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WTO-SPECIAL: Historic Union in Hong Kong

Ramesh Jaura

HONG KONG, Dec 16 2005 (IPS) - In a historic move, 110 developing country members of the 149-nation World Trade Organisation (WTO) have joined hands to make the Doha Development Round a reality – as a development round. The round was launched in the Qatari capital four years ago.

But the move that brings together heterogeneous groupings of developing countries with diverse interests such as the G20, G33, the least developed countries (LDCs) and the small economies does not wish to be seen as opening up a new front in the “North-South confrontation”, says Brazilian foreign minister Celso Amorim.

Brazil and India have emerged as leaders of the Group of 20 (G20) comprising 21 member countries: Argentina, Bolivia, Brazil, Chile, China, Cuba, Egypt, Guatemala, India, Indonesia, Mexico, Nigeria, Pakistan, Paraguay, the Philippines, South Africa, Tanzania, Thailand, Uruguay, Venezuela and Zimbabwe. The G20 led the way to bring in the rest.

The 110 countries have joined hands to end the “perpetuation of inequities in global trade” and to ensure that development remains at the centre of the ongoing Doha Development Round, says India’s commerce minister Kamal Nath.

With this in view, a ministerial meeting was held this week between all the developing country groups for the first time at the WTO.

According to a joint statement issued Friday, the ministers “exchanged views and decided to better coordinate their efforts in order to develop a common approach to issues of common interest.”

The groups recalled the pledge made four years ago at Doha to place the interests and needs of developing countries, especially the LDCs, at the heart of the round.

“They reiterated their shared interest in the development dimension of the round and their expectations for a comprehensive development outcome. They recalled that agriculture is central to development,” the joint statement says.

There was also agreement among the groups that the round must result in removal of distortions that inhibit export growth in developing countries, and on policies that ensure their sustainable socio-economic development.

The newly formed group of 110 (G110) also called upon the developed nations – particularly the European Union (EU) and the United States – to support their socio- economic development.

In particular, the group said, the developed countries should agree to the “complete elimination of export support measures by 2010 while addressing concretely the specific needs of LDCs and newly industrialising developing countries.”

The G110 also “affirmed the need for substantial reductions of trade-distorting domestic support.”

The joint statement says: “The groups recognise the importance of substantial improvements in market access for products of export interest from developing countries in developed country markets.”

It adds: “They also recognise the need to address the concerns of preference receiving countries.”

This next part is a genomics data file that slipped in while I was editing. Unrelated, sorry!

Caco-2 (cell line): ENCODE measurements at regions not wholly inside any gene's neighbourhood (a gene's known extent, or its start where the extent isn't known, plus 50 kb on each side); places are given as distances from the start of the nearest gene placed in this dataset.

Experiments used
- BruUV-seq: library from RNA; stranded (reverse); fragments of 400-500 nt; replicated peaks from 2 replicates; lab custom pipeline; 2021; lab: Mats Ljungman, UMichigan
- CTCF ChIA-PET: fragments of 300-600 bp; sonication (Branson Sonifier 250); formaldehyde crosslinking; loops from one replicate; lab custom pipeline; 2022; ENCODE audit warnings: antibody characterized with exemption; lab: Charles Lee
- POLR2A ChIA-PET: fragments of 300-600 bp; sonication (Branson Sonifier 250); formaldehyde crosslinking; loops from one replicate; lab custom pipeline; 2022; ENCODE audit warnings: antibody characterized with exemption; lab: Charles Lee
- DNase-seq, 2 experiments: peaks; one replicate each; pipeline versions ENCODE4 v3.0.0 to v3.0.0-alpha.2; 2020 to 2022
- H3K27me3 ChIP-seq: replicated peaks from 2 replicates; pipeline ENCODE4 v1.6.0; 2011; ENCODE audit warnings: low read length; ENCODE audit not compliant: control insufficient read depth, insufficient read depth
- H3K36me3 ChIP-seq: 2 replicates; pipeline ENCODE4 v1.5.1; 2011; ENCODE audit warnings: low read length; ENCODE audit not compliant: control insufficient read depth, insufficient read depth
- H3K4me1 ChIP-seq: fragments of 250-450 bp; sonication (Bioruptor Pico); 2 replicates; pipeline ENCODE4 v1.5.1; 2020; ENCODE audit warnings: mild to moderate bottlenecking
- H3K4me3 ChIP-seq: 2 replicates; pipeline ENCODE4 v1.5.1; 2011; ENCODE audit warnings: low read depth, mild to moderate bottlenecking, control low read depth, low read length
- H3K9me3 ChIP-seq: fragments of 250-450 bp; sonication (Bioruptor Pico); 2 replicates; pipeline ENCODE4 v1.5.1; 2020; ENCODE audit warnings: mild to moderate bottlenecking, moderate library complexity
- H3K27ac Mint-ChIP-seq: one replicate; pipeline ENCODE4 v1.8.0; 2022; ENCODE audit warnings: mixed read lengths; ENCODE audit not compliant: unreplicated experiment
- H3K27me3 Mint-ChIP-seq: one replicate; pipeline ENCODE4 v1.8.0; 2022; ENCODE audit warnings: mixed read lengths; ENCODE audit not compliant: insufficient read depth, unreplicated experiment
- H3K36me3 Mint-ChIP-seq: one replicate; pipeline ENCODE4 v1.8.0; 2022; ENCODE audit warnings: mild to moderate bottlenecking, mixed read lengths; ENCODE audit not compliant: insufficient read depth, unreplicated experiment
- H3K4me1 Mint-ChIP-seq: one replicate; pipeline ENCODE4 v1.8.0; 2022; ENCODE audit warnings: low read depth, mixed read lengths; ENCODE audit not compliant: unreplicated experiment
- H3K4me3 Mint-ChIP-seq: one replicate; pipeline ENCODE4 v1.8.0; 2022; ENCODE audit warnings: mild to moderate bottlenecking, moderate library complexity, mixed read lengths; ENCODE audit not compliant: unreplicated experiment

The G110 expressed support to LDC demands for duty free and quota free market access and said it recognises “the need for a concrete outcome in Hong Kong on this issue.”

Taking up a specific issue, ministers from the 110 countries stressed the need for “a firm commitment to be made at Hong Kong to address the issue of cotton ambitiously, expeditiously and specifically.”

Observers doubted, however, that the sixth WTO ministerial conference would end Sunday with any concrete decisions.

“We will have some common paper that will list the issues discussed, propose continuation of discussions in Geneva and at other places so that the Doha Development Round may be finalised, as scheduled, by the end of 2006,” a developing country delegate told IPS.

The G110 got flanking support from Anwarul K. Chowdhury, the UN envoy for Least Developed Countries, Landlocked Developing Countries and Small Island Developing States. The support was significant, even though the WTO is not a United Nations body.

Addressing media representatives Dec. 14, Chowdhury said the global trade talks should not lose sight of the fact that the outcome of the negotiations is likely to have far- reaching effects on the lives of millions of people in the LDCs.

The UN envoy pointed out that the 50 LDCs – 34 of which are in Africa – hold about 12.5 percent of world population, but their contribution to world trade hovers around just half a percent.

From the total world merchandise trade of 8.9 trillion dollars in 2004 (a trillion is a thousand billion), the share of LDCs was a meagre 0.64 percent. The situation is worse for trade in services – 0.44 percent in 2004 down from 0.49 percent in 1990.

Chowdhury pointed out that the group of LDCs was united in their demands for a binding commitment on duty free and quota free market access for all products from their countries on a secure, long-term and predictable basis.

“It is estimated that this alone, if implemented by the WTO, could generate welfare gains up to 8 billion dollars and export gains of up to 6.4 billion dollars,” he said.

Chowdhury supported the proposal of African cotton producers who have demanded immediate elimination of export subsidies on cotton.

A World Bank study has shown that removing subsidies would expand cotton exports from sub-Saharan Africa by 75 percent. The developing countries’ share of global cotton exports would rise from the current 56 percent to 85 percent by 2015.

 
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